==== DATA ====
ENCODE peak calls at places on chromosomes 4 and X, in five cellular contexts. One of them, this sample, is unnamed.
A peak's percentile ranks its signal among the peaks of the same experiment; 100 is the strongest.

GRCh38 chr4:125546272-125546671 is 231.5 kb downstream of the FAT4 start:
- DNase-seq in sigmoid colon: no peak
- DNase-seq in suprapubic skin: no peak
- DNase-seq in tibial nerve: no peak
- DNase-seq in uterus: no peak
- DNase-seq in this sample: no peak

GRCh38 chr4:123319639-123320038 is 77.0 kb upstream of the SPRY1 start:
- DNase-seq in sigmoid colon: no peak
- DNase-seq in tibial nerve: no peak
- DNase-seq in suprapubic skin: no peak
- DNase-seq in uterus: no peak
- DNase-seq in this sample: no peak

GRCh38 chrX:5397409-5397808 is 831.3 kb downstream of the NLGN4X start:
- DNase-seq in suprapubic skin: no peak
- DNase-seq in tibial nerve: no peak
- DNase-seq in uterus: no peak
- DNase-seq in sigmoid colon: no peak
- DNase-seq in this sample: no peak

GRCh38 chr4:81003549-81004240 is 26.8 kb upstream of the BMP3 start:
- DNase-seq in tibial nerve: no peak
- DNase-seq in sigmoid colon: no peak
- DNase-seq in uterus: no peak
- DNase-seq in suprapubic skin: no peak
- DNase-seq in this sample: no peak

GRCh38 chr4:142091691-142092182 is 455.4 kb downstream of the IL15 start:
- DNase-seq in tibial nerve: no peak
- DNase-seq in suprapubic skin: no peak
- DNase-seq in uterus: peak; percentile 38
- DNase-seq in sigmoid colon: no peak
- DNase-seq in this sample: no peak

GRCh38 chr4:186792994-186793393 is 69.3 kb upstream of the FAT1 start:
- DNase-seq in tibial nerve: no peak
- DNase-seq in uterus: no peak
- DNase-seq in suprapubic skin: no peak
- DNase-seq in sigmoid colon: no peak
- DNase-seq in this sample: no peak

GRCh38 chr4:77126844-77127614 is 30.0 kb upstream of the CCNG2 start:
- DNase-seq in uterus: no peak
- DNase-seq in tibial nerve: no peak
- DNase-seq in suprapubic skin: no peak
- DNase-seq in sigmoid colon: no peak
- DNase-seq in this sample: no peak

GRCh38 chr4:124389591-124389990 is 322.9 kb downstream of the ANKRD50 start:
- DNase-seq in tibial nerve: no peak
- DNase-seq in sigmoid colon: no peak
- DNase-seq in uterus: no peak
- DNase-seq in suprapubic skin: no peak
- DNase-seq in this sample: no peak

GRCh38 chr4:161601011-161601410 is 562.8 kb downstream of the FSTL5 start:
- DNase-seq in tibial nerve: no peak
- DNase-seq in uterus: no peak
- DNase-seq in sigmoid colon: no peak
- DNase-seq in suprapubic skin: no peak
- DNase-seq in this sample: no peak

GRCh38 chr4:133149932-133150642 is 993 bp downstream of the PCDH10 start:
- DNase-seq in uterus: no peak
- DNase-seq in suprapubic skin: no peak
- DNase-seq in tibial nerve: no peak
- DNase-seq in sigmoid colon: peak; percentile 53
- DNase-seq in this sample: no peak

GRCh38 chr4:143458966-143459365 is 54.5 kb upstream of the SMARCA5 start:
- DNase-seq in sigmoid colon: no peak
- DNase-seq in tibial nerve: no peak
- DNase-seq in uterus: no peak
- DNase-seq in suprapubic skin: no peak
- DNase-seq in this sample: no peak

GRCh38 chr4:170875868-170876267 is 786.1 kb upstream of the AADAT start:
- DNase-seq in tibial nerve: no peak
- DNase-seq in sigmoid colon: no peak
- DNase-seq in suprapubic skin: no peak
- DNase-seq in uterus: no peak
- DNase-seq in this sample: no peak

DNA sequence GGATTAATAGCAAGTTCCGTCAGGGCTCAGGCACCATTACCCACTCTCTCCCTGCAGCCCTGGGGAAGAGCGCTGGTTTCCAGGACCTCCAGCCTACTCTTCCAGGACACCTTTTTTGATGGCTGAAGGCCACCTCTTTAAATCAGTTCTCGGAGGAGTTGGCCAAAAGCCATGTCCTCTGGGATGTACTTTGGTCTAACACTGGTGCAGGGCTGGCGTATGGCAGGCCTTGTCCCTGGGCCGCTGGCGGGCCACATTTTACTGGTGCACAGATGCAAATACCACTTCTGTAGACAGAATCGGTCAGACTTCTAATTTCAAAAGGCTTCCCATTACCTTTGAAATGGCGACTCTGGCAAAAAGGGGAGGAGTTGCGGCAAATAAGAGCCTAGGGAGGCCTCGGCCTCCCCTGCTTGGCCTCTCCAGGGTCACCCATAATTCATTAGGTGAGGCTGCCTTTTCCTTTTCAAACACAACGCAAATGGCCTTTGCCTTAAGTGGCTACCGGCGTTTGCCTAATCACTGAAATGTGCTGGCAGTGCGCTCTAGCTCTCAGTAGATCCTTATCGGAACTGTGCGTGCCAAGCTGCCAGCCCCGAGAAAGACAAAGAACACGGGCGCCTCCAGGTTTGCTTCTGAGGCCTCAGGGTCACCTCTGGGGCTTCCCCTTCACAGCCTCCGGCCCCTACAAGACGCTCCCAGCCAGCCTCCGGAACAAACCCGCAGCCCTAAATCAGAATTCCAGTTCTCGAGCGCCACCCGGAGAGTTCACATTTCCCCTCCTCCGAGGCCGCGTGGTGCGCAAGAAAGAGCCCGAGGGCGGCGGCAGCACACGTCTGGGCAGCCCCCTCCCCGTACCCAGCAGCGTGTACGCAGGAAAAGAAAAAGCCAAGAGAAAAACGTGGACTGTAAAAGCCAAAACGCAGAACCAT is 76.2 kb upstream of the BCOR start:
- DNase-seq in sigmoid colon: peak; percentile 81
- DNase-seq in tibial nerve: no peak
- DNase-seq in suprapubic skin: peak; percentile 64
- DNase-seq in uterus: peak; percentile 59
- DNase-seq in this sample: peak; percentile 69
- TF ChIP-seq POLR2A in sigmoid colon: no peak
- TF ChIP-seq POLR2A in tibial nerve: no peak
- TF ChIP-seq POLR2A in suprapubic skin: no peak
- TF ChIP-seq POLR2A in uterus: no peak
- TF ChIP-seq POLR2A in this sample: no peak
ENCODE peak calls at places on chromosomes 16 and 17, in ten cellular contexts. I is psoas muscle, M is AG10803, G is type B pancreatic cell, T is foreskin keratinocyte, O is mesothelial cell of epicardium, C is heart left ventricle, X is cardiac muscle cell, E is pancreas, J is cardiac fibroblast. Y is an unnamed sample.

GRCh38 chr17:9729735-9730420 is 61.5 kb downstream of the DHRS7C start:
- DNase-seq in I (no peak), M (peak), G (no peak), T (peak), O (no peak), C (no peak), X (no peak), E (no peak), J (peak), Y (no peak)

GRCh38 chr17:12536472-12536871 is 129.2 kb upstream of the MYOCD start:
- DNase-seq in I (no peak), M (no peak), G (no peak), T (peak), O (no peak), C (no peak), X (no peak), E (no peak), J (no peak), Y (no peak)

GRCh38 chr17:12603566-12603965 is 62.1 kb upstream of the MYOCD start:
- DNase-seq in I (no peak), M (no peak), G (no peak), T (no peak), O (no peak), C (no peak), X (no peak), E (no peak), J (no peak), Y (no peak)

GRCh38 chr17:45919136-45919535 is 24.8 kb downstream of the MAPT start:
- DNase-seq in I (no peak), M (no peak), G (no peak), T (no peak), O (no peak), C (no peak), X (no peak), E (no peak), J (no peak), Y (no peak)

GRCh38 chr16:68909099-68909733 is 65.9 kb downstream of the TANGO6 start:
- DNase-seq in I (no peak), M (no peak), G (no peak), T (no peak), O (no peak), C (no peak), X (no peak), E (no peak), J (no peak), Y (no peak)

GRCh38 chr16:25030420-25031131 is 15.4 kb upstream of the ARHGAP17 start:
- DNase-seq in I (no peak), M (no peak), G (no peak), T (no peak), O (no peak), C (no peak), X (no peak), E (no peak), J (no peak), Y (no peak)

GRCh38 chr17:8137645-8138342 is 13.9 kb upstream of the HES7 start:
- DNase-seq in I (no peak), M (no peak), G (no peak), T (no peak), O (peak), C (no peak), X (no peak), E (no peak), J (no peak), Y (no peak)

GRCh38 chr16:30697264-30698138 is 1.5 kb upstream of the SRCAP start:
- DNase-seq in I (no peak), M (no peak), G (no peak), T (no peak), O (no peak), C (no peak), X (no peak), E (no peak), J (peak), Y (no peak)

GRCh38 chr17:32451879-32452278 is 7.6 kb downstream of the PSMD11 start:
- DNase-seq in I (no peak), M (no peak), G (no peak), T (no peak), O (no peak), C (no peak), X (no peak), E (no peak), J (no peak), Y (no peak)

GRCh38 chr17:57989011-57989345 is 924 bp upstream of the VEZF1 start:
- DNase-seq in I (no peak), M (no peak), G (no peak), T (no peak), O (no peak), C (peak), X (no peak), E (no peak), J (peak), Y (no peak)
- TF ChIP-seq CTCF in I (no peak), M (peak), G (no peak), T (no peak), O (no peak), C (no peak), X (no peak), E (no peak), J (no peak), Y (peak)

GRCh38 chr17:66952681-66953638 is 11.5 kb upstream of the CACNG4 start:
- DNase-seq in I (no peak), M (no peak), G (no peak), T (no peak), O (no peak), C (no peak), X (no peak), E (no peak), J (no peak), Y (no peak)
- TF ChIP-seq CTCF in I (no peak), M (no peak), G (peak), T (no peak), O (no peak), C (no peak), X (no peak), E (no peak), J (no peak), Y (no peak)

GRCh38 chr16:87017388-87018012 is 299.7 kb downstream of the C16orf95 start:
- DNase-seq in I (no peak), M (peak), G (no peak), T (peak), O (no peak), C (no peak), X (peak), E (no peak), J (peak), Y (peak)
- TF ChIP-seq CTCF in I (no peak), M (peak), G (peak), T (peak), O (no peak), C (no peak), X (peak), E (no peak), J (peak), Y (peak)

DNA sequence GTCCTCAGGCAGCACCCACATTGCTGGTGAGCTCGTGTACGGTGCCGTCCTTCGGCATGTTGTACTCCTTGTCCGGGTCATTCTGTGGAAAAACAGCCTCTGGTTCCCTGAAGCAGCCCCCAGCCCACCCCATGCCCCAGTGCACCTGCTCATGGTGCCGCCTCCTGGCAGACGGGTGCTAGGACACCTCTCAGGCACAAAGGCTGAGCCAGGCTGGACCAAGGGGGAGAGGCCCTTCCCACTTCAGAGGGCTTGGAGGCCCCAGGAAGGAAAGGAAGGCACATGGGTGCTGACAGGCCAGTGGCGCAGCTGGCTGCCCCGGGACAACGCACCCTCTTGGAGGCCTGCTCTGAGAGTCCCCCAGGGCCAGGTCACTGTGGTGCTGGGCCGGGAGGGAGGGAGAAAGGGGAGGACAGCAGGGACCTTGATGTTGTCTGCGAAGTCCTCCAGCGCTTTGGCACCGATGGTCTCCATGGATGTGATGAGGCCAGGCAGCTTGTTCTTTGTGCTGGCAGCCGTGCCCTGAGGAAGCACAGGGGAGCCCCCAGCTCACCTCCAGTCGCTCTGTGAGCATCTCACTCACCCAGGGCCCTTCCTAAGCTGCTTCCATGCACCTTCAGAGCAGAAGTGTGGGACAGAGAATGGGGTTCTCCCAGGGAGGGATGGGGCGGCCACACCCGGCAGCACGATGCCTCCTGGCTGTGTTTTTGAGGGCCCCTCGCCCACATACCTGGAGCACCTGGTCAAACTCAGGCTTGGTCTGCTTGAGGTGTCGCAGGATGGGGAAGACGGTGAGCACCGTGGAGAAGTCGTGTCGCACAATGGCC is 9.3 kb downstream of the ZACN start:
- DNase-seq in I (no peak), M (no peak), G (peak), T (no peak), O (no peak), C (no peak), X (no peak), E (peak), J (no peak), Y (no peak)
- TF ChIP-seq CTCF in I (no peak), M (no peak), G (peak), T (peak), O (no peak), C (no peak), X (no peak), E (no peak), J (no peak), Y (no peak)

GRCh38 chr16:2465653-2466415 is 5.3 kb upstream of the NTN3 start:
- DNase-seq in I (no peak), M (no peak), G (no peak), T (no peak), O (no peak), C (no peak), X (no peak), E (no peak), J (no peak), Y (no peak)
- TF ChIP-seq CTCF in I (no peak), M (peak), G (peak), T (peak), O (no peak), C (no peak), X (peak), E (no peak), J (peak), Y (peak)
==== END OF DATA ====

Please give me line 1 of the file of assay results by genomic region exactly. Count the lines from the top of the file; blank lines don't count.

ENCODE peak calls at places on chromosomes 4 and X, in five cellular contexts. One of them, this sample, is unnamed.